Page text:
However, daily life then grew quite hectic for my daughter and son-in-law. These last couple of years, with another pregnancy, new family additions to care for, jobs and other obligations, just thinking about the commitment necessary for a garden, of any size, was simply overwhelming for this exhausted couple. The garden languished; the back yard went to the dogs.

Luckily, they regained some balance to their family life this year, and freed up some much needed energy. So, with me determined to create a space of beauty and abundance in this place and with memories of the Little Garden That Could from a couple years ago, Thea and Devon were re-energized about gardening again. Inspired to create a garden that could substantially help feed a growing family, even with the challenges of living in a mountain climate, Devon came up with the idea of building a hoop house to help extend our growing season by maybe as much as a couple of months. And, Thea and I were quite set on raising a few chicks into laying hens so we could have fresh eggs. We decided to build the hoop house here at the ‘rock house’ and build the hen house for the chickens over at the new property, which has a much better yard set up for that.

My daughter loves to record ‘The Days of Our Lives’ in photographs and posts a lot of it to her Facebook page. And so, of course, she documented our Family Urban Farming Project of 2012 as well. Many of her photos are collected in an album I’ve made public on my Facebook page so I could share them with you all. In the early pictures, you can see the outline of where the initial little garden plot had been and how much we expanded its dimensions while building the hoop house (which is 12x25). There’s an additional outdoor bed along the side where we planted beets, onions, pumpkins and kale, and another under the little tree (the only tree in the entire back yard) where the burdock, comfrey, lemon balm and Echinacea grew very well. The garden grew into a fantastic, lush, wild jungle of delicious organic foods for us this year. Take a look at it here.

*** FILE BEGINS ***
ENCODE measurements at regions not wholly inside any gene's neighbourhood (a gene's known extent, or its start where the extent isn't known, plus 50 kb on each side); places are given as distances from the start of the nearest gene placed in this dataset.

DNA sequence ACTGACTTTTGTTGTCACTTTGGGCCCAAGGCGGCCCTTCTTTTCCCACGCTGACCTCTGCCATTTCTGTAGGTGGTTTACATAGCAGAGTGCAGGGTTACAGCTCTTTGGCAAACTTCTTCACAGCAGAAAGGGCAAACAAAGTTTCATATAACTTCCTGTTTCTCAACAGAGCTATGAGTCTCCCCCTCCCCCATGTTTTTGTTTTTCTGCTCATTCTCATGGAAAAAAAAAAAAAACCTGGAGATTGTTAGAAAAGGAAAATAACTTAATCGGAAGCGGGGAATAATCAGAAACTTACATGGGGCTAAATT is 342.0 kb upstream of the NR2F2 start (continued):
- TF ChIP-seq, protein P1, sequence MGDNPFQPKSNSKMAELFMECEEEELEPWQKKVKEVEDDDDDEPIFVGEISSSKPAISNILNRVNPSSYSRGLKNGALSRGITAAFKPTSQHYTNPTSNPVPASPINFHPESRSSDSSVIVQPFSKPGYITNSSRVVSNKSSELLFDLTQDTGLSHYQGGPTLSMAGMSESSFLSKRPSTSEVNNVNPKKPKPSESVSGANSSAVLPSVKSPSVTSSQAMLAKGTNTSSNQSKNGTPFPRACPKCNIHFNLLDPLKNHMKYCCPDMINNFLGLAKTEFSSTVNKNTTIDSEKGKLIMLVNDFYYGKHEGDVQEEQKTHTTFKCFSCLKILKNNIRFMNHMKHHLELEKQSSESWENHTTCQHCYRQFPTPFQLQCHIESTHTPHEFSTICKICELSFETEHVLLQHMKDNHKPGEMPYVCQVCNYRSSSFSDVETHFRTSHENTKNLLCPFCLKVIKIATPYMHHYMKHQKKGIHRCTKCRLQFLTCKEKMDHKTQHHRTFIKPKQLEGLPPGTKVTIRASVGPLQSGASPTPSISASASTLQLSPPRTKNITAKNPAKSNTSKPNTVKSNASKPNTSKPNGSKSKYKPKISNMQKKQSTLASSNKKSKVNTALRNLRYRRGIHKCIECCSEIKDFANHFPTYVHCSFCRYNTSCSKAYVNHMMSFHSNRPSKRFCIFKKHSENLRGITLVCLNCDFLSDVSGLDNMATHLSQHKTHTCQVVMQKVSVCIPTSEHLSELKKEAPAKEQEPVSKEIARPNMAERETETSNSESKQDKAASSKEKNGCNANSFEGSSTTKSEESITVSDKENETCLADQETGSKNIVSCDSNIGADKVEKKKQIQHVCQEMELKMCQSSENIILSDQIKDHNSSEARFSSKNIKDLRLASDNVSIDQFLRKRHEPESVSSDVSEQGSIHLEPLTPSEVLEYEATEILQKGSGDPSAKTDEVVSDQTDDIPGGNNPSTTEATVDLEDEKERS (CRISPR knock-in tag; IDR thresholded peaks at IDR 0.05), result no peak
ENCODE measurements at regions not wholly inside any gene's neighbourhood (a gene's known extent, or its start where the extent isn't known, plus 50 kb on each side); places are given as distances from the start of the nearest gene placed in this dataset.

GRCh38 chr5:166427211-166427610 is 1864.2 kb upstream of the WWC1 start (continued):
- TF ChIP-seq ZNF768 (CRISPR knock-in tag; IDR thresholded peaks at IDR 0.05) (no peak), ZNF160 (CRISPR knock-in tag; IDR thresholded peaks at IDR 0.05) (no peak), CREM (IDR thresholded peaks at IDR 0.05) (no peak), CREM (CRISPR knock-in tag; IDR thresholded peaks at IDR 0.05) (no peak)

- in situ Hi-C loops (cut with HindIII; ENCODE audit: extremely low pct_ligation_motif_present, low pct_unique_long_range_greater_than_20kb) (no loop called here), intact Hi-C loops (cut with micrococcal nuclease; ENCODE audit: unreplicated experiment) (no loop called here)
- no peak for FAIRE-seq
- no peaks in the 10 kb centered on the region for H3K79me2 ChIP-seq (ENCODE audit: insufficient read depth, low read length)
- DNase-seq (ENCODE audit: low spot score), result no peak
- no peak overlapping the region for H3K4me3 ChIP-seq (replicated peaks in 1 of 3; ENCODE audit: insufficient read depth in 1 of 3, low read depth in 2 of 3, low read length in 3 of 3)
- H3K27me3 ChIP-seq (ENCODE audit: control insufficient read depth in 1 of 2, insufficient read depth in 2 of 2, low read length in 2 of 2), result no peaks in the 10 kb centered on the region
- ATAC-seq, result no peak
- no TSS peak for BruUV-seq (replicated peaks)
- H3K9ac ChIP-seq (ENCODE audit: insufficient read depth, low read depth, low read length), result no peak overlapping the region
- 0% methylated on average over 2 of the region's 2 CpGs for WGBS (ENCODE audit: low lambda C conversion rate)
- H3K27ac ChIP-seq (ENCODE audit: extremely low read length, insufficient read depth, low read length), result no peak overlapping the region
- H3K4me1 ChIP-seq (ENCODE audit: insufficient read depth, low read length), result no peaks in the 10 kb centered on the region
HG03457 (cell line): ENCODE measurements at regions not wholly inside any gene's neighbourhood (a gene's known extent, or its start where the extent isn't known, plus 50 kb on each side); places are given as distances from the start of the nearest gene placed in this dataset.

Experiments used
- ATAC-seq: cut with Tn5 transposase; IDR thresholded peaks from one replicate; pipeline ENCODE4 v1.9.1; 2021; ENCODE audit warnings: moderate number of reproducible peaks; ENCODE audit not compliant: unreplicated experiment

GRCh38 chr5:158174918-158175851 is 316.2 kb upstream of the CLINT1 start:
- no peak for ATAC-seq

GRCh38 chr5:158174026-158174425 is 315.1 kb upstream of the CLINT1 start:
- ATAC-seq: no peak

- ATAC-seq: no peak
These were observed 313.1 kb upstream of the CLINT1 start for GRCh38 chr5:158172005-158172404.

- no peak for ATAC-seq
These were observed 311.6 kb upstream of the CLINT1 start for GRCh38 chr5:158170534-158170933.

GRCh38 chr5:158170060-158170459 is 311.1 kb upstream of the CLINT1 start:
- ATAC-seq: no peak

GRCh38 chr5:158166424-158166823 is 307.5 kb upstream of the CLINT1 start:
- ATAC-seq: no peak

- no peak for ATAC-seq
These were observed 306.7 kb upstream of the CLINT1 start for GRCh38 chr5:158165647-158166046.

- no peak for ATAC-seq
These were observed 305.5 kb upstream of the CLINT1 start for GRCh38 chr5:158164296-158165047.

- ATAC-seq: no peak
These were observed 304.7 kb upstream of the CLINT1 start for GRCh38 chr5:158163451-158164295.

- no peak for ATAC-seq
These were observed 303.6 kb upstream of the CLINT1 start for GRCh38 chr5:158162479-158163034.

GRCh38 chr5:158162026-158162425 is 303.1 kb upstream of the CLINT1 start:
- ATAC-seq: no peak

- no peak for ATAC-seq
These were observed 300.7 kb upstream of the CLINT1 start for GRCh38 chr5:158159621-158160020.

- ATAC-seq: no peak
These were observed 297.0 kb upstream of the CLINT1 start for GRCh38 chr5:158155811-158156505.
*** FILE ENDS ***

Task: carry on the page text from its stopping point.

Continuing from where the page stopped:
And here’s an update from late July and into August.





The chickens are now providing us with fresh eggs daily


A couple of weeks ago I read an inspiring article about winter gardening in the Northeast. Hmmm, could we do that here as well? I emailed the article to Devon and Thea ~ what do you think? At first they were hesitant. After the busy spring and summer months, they were ready for a much deserved rest after a job well done. But then, what the heck? The next day, Thea heard about a local workshop on winter gardening being held in Flagstaff and I attended it the weekend before last. Seems do-able.

We just finished putting in the winter bed yesterday. I’ll keep you posted…





We Give Thanks for Our Bounty!



Life is Good! Enjoy every precious minute of it :-)


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Family Urban Farming Project 2012